“Five people — all men — died on the job in New Hampshire last year, which was the fewest number of workplace fatalities in the Granite State since the U.S. Bureau of Labor Statistics began tabulating them in 1992.”

“That’s one fewer than the six who died on the job the previous year, and is down significantly from the 23 recorded in both 1997 and 1998 — the state’s highest years on record since 1992.”

To read the entire article, go to http://www.nhbr.com/businessnewsstatenews/943442-257/n.h.-workplace-deaths-lowest-in-u.s.-in.html

If you have been injured on the job, you may be entitled to Workers’ Compensation.  LRS can refer you to competent attorneys who specifically handle Workers’ Compensation matters.  Call LRS today at (603) 229-0002 or request an online referral.

 

FDA Urged to Update Chantrix Warning Label

“Scientists say the U.S. Food and Drug Administration (FDA) should take warnings about the stop-smoking drug Chantix up a notch, citing data showing that the drug increases suicidal behavior and depression far more than other drugs and methods designed to help smokers quit,” as reported by ABC News correspondant, Carrie Gann.

“Chantix, also called varenicline, has been hotly debated since 2007, when experts first raised questions about the long-term safety of the drug and its connection to cardiovascular problems and vision lapses. Since then, studies have reported that patients taking Chantix are at increased risk of depression and suicidal thoughts. Anecdotally, patients report wild dreams, inexplicable violent behavior and other psychological disturbances while on the drug.”  To continue reading, go to http://abcnews.go.com/Health/chantix-dangers-government-attention-study/story?id=14868835#.TrmZwXLup9N.

Drugs and pharmaceuticals are often at the center of product liability cases.  Drug manufacturers have a duty to test the medicines before releasing them to the market and a duty to warn users about known side effects. 

If you believe you may have been harmed by a drug that you were legally prescribed by a licensed medical practitioner, The NH Lawyer Referral Service can refer you to competent  attorneys who have experience with pharmaceutical liability cases.   Call LRS now at 603-229-0002 or request an online referral at https://www.newhampshirelawyerreferral.com/contact-us.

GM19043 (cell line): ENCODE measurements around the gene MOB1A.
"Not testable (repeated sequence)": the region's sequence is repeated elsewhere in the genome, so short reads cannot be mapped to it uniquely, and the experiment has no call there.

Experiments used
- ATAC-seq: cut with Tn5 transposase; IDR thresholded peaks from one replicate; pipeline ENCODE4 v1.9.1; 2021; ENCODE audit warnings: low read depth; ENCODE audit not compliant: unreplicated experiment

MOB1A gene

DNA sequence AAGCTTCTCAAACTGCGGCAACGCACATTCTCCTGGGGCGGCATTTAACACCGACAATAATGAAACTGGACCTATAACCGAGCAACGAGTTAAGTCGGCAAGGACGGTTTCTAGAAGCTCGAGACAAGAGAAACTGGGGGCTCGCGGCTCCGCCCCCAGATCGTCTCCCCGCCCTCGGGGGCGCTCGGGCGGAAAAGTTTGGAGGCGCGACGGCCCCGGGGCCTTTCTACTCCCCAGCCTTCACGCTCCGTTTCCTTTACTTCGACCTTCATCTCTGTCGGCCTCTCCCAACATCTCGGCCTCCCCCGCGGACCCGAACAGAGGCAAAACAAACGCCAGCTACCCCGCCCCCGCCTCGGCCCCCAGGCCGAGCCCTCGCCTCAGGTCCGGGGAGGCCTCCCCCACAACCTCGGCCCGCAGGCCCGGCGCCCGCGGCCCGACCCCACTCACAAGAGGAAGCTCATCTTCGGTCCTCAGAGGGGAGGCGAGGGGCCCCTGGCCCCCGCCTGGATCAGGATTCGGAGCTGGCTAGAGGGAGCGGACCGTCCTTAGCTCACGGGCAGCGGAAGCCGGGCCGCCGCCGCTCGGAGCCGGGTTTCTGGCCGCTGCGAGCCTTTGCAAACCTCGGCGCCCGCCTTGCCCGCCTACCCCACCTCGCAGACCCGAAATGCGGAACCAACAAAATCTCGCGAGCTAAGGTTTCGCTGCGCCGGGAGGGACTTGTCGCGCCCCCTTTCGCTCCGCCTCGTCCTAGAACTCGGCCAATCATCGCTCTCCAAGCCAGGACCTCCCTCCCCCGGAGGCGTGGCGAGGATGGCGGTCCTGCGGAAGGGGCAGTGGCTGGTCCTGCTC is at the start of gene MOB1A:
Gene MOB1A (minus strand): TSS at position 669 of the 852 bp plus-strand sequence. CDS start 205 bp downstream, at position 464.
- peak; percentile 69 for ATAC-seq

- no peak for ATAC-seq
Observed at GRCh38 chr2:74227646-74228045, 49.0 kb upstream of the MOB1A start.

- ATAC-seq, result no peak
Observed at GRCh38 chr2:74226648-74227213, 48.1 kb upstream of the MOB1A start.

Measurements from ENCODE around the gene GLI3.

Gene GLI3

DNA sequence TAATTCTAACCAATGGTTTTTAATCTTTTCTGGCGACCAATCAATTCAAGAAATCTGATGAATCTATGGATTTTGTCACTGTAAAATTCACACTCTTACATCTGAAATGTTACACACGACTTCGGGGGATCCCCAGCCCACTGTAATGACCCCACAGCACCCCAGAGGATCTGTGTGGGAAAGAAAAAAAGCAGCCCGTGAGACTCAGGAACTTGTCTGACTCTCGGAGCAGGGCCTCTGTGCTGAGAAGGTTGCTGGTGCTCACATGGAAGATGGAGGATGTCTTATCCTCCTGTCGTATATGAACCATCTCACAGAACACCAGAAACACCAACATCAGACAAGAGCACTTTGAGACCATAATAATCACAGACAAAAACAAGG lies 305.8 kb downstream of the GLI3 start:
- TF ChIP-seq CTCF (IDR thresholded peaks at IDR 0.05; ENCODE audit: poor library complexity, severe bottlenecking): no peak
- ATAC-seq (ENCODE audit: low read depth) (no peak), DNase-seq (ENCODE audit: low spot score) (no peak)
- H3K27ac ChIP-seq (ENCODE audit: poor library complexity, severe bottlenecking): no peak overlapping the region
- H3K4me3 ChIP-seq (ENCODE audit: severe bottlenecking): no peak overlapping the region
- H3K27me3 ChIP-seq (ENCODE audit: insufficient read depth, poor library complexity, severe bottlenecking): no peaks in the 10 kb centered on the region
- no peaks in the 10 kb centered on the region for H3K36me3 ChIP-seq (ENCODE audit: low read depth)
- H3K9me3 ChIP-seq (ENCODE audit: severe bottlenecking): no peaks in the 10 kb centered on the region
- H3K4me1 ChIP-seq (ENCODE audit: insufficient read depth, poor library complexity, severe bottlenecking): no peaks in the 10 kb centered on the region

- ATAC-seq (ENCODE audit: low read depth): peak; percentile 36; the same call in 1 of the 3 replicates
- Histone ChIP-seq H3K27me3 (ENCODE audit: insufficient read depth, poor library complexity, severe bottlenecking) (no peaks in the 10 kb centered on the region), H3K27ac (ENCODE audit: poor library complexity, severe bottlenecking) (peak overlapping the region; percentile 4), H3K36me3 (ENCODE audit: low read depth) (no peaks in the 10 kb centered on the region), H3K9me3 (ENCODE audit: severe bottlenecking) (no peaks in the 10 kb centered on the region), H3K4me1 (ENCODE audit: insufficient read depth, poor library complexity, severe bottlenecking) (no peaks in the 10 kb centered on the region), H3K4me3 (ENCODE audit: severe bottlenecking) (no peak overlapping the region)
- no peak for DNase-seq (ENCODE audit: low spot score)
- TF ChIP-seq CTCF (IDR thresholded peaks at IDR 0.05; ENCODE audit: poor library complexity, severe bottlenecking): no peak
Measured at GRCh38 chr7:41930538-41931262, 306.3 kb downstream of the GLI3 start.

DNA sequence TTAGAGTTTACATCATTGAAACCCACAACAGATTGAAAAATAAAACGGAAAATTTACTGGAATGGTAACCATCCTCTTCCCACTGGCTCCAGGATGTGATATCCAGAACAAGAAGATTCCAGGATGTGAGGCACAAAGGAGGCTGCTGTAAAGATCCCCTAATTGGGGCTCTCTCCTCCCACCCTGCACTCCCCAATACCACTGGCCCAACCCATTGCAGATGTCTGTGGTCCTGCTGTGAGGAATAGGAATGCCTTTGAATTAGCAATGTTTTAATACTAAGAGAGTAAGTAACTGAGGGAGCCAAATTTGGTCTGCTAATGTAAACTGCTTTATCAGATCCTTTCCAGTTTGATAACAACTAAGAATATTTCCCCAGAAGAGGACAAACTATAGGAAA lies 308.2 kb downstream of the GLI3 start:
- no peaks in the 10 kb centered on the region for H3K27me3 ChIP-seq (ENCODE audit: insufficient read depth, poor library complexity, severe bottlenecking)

Personal Injury Overview

“Personal Injury” is a blanket term to describe any number of legal claims in which a plaintiff (the party who sues/brings a legal action) files a civil lawsuit against a defendant (the opposing party/respondent in a legal action or lawsuit).

This term can refer to anything from a slip and fall or accident case to a medical malpractice or wrongful death case. The unifying theme of personal injury cases is that there is a harmed – physically, mentally, emotionally, or financially – party that wishes to recoup compensation – normally monetary – to make up for the damage caused.

 

Common Types of Personal Injury Cases

Asbestos Injuries

Assault Injuries

Auto Accidents

Breast Implant Injuries

Bus Accidents

Defamation

Dental Malpractice

Drug/Pharmaceutical Injuries

Dog Bites

Home Accidents

Lead Paint Injuries

Libel/Slander

Medical Malpractice

Motorcycle accidents

Product Liability

Psychiatric Malpractice

Slip and Fall

Sports & Recreation Injuries

Toxic Mold Injuries

Train Accidents

Wrongful Death

The following represents common elements which must be proven in a personal injury case:

  • the defendant owed the plaintiff a duty of care
  • the defendant breached the duty of care owed to the plaintiff
  • the breach by the defendant caused harm to the plaintiff
  • the plaintiff now suffers from a permanent disability or suffered major harm due to the acts of the defendant

 

Fee Structure
Attorneys in personal injury cases generally work on a “contingency basis,” which means that the attorney’s fee is a percentage of damages awarded rather than an hourly rate over the course of the trial process.

If you have been injured in a scenario which involves a potential personal injury case, you should speak to an experienced personal injury attorney as soon as possible.   An experienced attorney may help you receive compensation while also helping to preserve your legal rights. The Lawyer Referral Service can refer you to attorneys in your area. Contact us today.